General Motors continues to deny that there is a problem with rusting brake lines on its vehicles, as noted here yesterday. GM's new Vice President of Global Safety, Jeffrey Boyer, claims that brake line rust "is a maintenance issue that affects the entire automotive industry." However, a search of the National Highway Traffic Safety Administration's (NHTSA) website shows that GM vehicles have about ten times the complaints for brake lines than Ford, Toyota and Honda combined!
NLPC has extensively documented how Tesla Motors has taken advantage of market distortions to reap revenues – including government mandates, subsidies, and taxpayer support – not the least of which have been so-called “zero emission credits” from the state of California. But much of the revenue Tesla enjoyed last year – which often meant the difference between profit and loss – was credited based upon theoretical technological capabilities and not ones actually put into practice.
CEO Elon Musk has also relied on accounting gimmicks to enhance his bottom line over the last 18 months, during which a couple of quarterly earnings reports even showed a profit – albeit under non-Generally Accepted Accounting Principles. Those handsome returns were achieved in part thanks to a scheme administered under the California Air Resources Board in which additional zero emission credits are awarded to vehicle manufacturers based upon the ability for models to “fast fuel.” In the case of Tesla and other electric vehicle makers, the faster a car can recharge to the point it can drive a longer distance, the more credits it receives.
Rep. Charles Rangel (D-NY) faces a primary election tomorrow against State Senator Adriano Espaillat, who came within 1,100 votes of upsetting him two years ago, and Harlem preacher Rev. Michael Wolrund. If elected, Espaillat would be the first Dominican elected to Congress. In a June 6 televised debate, Rangel invoked Espaillat's ethnicity:
Just what the heck has he done besides saying he's a Dominican?...He wants to be the Jackie Robinson of the Dominicans in the Congress, which is ambitious, but the fact is, Jackie Robinson was a star before he reached the major leagues. And he's not a Jackie Robinson.
Well, it looks like New GM is not much different than Old GM when it comes to addressing serious safety issues on its vehicles. The Associated Press reports that General Motors CEO, Mary Barra, claims that GM has not turned up any other major safety issues. I guess Ms. Barra feels that two tons of steel traveling at high speeds with brake lines that can burst at any moment is nothing to be concerned about. The continued denial by GM that there is no safety issue with their trucks that are prone to brake line corrosion proves that the company has a long way to go before they change a culture that puts profits ahead of motorists' safety.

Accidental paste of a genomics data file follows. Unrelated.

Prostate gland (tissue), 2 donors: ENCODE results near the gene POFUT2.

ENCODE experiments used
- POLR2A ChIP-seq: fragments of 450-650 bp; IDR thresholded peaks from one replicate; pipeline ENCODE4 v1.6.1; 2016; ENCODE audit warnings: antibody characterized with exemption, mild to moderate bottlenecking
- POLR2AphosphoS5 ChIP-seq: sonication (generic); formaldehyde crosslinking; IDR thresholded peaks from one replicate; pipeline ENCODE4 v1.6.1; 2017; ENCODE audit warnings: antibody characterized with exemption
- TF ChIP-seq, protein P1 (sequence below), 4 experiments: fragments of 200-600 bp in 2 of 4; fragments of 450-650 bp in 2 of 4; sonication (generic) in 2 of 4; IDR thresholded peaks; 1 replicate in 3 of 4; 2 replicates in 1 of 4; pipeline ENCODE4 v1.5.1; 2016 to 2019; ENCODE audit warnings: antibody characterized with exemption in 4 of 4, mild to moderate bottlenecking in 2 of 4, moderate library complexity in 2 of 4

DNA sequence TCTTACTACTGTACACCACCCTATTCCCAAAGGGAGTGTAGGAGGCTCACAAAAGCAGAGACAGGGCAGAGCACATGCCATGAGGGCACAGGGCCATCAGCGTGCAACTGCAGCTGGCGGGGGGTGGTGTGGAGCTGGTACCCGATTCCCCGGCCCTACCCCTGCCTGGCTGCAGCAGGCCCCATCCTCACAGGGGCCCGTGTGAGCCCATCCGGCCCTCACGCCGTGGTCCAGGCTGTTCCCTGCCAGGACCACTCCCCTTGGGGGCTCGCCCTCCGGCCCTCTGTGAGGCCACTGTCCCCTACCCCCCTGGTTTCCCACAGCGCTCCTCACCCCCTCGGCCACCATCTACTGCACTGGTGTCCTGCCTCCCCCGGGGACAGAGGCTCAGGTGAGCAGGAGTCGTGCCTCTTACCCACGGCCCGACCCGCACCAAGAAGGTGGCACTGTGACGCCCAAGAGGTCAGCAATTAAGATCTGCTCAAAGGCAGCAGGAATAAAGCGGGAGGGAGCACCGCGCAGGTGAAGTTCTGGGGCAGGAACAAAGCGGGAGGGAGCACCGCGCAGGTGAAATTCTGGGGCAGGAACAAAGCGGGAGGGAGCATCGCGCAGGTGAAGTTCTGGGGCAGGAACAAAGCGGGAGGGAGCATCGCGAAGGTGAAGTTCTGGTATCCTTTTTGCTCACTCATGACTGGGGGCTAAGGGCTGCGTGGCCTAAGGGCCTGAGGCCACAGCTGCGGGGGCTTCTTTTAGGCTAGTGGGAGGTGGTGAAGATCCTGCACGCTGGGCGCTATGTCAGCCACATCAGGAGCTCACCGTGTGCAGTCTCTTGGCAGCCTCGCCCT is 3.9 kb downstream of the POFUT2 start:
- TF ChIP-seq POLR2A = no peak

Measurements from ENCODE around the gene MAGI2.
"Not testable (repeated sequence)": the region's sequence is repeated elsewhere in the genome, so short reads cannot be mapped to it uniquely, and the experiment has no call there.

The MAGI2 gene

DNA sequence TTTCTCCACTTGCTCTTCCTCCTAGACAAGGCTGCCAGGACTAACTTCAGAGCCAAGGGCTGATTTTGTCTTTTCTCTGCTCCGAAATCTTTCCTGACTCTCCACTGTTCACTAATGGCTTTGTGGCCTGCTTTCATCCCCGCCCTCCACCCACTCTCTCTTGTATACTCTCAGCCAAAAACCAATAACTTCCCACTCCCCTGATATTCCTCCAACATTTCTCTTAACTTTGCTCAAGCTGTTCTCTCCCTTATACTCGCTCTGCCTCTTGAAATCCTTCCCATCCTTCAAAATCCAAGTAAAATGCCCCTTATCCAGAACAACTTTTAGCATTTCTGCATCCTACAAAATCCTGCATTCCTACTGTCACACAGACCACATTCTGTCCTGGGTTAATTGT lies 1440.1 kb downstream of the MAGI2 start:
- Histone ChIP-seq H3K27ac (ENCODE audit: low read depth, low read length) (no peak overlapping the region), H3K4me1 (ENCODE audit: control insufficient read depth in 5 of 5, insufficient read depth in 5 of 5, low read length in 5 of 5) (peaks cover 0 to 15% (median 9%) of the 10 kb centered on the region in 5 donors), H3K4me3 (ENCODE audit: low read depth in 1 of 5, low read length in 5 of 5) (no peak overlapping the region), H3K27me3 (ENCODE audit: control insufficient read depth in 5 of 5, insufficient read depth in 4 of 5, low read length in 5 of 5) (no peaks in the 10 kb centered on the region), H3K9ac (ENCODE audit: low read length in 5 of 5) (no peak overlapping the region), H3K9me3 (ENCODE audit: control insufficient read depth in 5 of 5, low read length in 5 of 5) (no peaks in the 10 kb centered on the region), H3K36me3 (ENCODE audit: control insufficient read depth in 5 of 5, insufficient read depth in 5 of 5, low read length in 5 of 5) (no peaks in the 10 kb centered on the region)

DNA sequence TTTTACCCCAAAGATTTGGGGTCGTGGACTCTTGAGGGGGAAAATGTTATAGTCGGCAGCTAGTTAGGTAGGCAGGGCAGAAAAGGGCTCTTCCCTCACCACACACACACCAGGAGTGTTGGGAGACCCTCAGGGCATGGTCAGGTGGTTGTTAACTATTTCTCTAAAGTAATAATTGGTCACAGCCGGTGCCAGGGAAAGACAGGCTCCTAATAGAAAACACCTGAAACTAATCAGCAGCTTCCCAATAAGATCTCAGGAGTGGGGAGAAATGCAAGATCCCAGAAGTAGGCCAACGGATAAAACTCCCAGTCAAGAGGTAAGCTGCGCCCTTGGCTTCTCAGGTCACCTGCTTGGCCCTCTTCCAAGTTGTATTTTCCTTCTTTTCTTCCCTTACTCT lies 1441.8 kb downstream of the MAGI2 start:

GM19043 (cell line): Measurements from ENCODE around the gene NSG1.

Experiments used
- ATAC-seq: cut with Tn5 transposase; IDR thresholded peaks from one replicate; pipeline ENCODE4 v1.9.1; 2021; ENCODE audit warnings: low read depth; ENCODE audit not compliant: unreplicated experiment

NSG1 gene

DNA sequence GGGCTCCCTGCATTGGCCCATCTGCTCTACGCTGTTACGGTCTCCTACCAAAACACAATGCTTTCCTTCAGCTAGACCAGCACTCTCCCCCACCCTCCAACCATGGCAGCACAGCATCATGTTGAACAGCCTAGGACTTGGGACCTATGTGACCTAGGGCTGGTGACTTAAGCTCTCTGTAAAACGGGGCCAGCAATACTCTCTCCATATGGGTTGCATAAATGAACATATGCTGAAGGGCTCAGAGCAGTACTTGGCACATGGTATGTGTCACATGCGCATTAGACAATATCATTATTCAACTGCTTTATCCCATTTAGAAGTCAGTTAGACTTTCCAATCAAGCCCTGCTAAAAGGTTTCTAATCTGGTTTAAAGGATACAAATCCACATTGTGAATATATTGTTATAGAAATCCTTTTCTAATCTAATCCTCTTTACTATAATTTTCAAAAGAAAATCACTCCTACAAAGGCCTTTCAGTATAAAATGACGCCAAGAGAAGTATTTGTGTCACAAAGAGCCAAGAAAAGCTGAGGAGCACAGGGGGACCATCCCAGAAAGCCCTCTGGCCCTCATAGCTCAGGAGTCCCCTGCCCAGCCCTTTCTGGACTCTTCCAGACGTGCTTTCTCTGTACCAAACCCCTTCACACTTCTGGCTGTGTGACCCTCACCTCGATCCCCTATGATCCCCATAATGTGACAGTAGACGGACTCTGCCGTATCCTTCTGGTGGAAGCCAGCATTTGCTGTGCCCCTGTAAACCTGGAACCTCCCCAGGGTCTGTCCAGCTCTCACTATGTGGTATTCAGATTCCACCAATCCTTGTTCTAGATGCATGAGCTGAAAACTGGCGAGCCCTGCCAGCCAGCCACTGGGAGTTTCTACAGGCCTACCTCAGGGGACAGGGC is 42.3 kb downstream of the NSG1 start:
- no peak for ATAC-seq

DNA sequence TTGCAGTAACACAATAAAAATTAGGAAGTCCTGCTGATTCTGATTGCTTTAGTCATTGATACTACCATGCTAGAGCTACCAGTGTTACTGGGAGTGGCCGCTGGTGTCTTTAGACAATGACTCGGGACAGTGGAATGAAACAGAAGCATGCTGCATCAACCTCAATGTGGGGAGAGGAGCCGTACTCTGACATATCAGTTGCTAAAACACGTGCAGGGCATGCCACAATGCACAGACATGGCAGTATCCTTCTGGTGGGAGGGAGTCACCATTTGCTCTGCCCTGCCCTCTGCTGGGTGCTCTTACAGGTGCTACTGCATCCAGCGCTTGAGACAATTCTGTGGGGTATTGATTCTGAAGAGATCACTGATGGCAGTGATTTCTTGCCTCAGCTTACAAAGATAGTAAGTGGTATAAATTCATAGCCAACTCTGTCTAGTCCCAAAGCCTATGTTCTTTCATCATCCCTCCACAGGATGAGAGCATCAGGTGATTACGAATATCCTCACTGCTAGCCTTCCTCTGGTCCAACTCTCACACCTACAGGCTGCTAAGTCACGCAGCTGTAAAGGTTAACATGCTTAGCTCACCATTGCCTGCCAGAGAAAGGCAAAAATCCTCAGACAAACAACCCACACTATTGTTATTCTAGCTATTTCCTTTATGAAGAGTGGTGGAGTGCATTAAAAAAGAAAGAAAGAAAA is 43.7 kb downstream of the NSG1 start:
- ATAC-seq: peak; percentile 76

The long-awaited General Motors recall report, which was compiled by attorneys with longstanding and lucrative ties to the company, has been released with few surprises. GM-hired attorneys claim that no high-level executives at the company were responsible for the deadly ignition switch recall delay that cost at least 13 people their lives. The report does nothing to vindicate GM. The company's management must be investigated by the Justice Department.
Months have passed since the saga about the fate of Fisker Automotive ended, which was the stimulus-funded electric vehicle flop that always seemed on the verge of bankruptcy but had a long existence as part of the walking dead.
The inevitable finally happened in November, after Fisker’s executives spent many desperate months traveling the world trying to find a buyer for the struggling company. Apparently blunders and stumbles that included fires, recalls and bad reviews for the only model Fisker ever produced – the Karma – made the business untouchable for outside investors.
In my previous Special Report titled "The Carnahan Wind Deal," I documented that wind energy is highly inefficient and requires additional transmission lines and back-up gas generators when the wind doesn't blow. Yet, windmills keep getting built, thanks to government subsidies.
But it is very hard to trace these subsidies. Vague statements about "tax credits" and "mandates" give no hint of the magnitude of returns that these subsidies provide to crony windmillers. Indeed, in the Carnahan Special Report, we had to burrow into financial statements of a foreign company and its subsidiary to understand where all the money was going. The principal information was buried in an arcane note to these financial statements.
Everyone in Washington favors "reform." Unfortunately, the term can be highly deceptive. Such is the case of the Housing Finance Reform and Taxpayer Protection Act of 2014 (S.1217), a bill that would abolish troubled mortgage giants Fannie Mae and Freddie Mac in favor of a federally-backed private insurance system. Last Thursday, the Senate Banking Committee approved the measure by a 13-9 vote. Yet the bill, sponsored by Sens. Tim Johnson, D-S.D., and Mike Crapo, R-Idaho (in photos), may never reach the Senate floor - and not undeservedly. For the real problem with Fannie Mae and Freddie Mac, which now are profitable and have more than repaid their federal bailout debt, is not their existence; it is their subjection to tight federal control.